IT Pro is supported by its audience. When you purchase through links on our site, we may earn an affiliate commission. Learn more

Three steps MSPs must take to become GDPR compliance experts

MSPs need to position themselves effectively to take advantage of the new regulations

EU flag in front of building

With General Data Protection Regulation (GDPR) just around the corner, Managed Service Providers (MSPs) are worried that they’ve missed the moment to position themselves as providers of services around GDPR compliance should know that this isn’t the case – in fact, the time is right.

GDPR enforcement begins 25 May 2018, but a large number of companies affected by the new regulation are either still in the dark about it or not as aware as they need to be to successfully comply without assistance.

In the UK, 95% of companies are SMEs - organisations who largely lack the robust internal IT capabilities necessary to implement the protections that GDPR requires. They will instead need to rely on MSPs that have cultivated the correct technologies and expertise to do so, although MSPs need to effectively position themselves to take advantage of this.

1) Acquire the subject knowledge

Compliance with GDPR – and remaining on the good side of regulators – is all about reducing risk wherever possible and demonstrating that effective measures are in place. At its heart, GDPR is an effort to change the culture within companies, such that data privacy and security are treated as much more critical concerns in the everyday practices of conducting business.

As most MSPs are already well-aware, it’s not uncommon that an MSP understands and worries about customers’ systems more than the customers do themselves. This discrepancy is a feature for clients, who desire peace-of-mind-as-a-service, especially in the face of regulations like GDPR that carry devastating fines for non-compliance.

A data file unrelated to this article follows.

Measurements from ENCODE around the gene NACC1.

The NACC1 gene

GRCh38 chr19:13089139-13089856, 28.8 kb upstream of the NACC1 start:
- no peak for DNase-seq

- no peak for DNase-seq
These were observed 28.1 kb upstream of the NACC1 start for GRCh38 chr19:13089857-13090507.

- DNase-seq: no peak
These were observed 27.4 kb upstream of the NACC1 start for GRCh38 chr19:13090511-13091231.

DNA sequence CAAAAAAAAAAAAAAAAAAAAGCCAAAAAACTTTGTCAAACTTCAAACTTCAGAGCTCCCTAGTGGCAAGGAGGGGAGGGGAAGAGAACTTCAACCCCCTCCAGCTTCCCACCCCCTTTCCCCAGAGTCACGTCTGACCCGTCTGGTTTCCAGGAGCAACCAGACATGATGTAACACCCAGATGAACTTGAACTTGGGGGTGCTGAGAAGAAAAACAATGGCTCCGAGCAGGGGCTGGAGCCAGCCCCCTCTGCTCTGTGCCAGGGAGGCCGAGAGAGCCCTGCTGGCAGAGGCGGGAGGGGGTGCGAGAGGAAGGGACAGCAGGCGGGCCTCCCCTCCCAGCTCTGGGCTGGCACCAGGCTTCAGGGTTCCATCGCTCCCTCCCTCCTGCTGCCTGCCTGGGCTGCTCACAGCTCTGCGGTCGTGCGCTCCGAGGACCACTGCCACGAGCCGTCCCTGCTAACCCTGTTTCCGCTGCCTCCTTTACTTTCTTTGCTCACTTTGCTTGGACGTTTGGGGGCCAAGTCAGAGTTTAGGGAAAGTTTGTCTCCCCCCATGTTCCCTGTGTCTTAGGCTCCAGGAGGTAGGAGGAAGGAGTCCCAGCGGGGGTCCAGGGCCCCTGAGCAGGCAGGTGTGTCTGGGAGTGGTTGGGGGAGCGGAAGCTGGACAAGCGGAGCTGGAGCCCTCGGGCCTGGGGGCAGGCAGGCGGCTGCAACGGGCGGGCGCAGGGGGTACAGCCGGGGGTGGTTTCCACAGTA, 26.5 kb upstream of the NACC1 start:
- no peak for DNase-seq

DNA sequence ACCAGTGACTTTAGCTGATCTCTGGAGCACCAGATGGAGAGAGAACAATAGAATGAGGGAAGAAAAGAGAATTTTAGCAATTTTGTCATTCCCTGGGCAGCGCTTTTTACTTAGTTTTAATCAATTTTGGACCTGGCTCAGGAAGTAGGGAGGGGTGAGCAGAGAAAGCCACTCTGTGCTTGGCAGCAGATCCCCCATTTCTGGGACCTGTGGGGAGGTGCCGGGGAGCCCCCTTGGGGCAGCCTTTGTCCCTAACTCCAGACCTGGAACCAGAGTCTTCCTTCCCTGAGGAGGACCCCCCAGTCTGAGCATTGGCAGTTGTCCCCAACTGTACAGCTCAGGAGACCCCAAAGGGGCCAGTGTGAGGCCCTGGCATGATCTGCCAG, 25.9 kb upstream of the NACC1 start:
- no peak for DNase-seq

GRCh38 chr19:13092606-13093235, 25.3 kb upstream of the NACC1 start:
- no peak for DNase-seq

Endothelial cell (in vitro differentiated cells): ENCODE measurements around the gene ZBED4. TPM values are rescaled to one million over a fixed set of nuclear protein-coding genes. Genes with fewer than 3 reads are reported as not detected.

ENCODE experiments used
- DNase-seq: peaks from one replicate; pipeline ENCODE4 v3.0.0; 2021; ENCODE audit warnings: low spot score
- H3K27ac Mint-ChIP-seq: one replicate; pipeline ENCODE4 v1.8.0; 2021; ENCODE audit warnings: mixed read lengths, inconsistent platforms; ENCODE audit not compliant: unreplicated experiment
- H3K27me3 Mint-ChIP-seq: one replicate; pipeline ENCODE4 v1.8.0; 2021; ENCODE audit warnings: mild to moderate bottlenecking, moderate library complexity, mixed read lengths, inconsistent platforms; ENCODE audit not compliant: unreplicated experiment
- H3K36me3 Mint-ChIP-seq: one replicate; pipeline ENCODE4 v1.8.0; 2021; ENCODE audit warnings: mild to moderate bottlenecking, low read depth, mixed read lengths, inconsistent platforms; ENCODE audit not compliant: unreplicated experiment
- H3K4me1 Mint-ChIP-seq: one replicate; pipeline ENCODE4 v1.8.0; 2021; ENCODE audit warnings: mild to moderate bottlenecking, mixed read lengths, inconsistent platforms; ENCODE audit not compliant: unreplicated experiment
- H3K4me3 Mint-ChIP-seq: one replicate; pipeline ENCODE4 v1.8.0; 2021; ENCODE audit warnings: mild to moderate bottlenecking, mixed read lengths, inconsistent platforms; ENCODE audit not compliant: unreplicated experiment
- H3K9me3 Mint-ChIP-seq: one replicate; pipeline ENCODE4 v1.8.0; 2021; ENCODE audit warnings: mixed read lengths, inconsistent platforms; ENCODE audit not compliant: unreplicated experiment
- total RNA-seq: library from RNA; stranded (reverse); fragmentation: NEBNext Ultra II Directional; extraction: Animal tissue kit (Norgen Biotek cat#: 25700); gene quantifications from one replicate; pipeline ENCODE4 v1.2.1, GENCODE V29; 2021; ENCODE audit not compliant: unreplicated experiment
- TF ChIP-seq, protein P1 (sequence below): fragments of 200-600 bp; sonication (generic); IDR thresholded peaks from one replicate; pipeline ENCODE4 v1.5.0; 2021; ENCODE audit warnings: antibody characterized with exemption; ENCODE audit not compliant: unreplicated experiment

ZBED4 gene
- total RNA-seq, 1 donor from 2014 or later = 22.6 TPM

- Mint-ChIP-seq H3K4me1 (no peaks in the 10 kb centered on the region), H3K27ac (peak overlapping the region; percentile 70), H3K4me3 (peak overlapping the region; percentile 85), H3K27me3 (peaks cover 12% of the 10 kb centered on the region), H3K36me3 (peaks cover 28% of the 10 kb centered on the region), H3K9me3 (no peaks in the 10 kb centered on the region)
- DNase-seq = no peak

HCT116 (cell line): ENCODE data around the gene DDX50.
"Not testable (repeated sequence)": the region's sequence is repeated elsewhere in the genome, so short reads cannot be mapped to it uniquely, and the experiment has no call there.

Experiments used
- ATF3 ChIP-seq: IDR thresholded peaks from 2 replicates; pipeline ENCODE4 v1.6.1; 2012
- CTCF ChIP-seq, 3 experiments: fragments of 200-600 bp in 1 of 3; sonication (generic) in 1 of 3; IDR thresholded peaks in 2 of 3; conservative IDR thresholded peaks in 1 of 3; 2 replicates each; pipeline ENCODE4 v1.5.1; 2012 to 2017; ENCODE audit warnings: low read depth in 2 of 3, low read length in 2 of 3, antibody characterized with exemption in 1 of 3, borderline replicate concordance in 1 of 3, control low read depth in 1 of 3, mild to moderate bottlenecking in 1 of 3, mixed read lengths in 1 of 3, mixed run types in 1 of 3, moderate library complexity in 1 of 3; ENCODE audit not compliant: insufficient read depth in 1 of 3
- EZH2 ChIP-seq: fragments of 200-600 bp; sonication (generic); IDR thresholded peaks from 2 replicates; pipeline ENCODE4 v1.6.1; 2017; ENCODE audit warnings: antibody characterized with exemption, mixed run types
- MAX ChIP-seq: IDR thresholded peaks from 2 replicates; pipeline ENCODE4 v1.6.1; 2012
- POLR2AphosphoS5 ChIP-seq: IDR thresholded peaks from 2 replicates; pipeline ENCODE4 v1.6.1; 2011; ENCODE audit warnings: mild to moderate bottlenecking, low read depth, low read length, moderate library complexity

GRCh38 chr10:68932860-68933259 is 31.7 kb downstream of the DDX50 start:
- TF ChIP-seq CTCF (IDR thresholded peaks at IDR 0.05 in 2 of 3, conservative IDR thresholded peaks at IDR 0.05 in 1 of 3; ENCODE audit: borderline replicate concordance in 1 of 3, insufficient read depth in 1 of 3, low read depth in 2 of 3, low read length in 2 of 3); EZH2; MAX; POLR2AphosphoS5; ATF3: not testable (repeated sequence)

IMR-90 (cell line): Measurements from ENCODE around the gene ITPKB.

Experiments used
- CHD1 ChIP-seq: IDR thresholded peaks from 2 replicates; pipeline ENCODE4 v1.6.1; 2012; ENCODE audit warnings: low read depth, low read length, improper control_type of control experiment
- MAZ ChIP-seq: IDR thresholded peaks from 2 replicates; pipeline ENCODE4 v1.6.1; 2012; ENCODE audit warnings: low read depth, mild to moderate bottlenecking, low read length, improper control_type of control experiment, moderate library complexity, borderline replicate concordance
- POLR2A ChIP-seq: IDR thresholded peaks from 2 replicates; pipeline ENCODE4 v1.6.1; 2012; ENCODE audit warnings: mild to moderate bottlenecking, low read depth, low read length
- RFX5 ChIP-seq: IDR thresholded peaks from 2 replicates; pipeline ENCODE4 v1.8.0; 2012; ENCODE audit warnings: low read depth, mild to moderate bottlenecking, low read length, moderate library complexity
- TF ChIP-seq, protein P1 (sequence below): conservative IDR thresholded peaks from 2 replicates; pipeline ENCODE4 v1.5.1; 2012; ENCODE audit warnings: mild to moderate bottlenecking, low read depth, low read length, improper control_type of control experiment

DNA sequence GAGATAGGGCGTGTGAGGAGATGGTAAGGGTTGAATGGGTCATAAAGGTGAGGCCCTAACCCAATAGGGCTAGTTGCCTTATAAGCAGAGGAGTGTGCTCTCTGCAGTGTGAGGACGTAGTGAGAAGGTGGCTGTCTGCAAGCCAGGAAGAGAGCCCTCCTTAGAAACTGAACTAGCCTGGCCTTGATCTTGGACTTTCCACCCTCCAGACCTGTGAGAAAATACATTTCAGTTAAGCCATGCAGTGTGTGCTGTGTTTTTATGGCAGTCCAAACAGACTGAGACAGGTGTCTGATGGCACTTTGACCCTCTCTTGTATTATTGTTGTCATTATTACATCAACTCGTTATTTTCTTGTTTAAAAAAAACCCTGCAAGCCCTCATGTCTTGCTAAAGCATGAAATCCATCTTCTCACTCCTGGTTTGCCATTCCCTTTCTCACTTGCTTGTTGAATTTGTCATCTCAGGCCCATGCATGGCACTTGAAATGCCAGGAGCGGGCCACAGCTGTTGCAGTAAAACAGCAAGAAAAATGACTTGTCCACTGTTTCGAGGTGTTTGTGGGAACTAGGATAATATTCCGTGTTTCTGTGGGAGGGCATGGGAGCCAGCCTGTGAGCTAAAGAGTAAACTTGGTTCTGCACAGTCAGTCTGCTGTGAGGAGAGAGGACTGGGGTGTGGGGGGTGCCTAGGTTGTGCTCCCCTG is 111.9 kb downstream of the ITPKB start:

MSP-client relationships are built on trust, the basis of which can be destroyed if a data breach is discovered. Serving clients as the consummate expert on GDPR can both differentiate an MSP’s offerings and help give shape to the relationship-defining trust that the MSP delivers.

Gaining this expertise means developing an understanding of Cyber Essentials, the UK’s cyber security standard for which organisations can be assessed and certified, and the role and activities of the Information Commissioner’s Office (ICO), the UK’s independent authority tasked with upholding information rights and individual data privacy.

In this way, an MSP can obtain and execute upon the knowhow to handle data properly and mitigate risk under the law, so that clients don’t have to. This opportunity is accentuated by the fact that the ICO takes a pragmatic approach to GDPR, setting guidelines that welcome the use of the generic and infrastructural data protection solutions that MSPs are best suited to offer.

Delivering effective data privacy protections that GDPR calls for not only bolsters the reputation of the MSP, it also fulfils its responsibility to protect the reputation of the technology industry as a whole. For MSPs, taking the initiative to help transform the data handling practices and culture of the SMEs they serve is both an obligation and an opportunity.

2) Assemble the correct technology portfolio

Safeguarding private data within the guidelines of GDPR requires a layered security approach. GDPR grants a number of individual privacy rights, such as the right of access, right to the restriction of processing, and right to data portability, which call for a tremendous facility of control over data. GDPR also demands a level of data security appropriate to the risk, taking into account the costs of implementing measures and the nature, scope, context and purposes for processing data.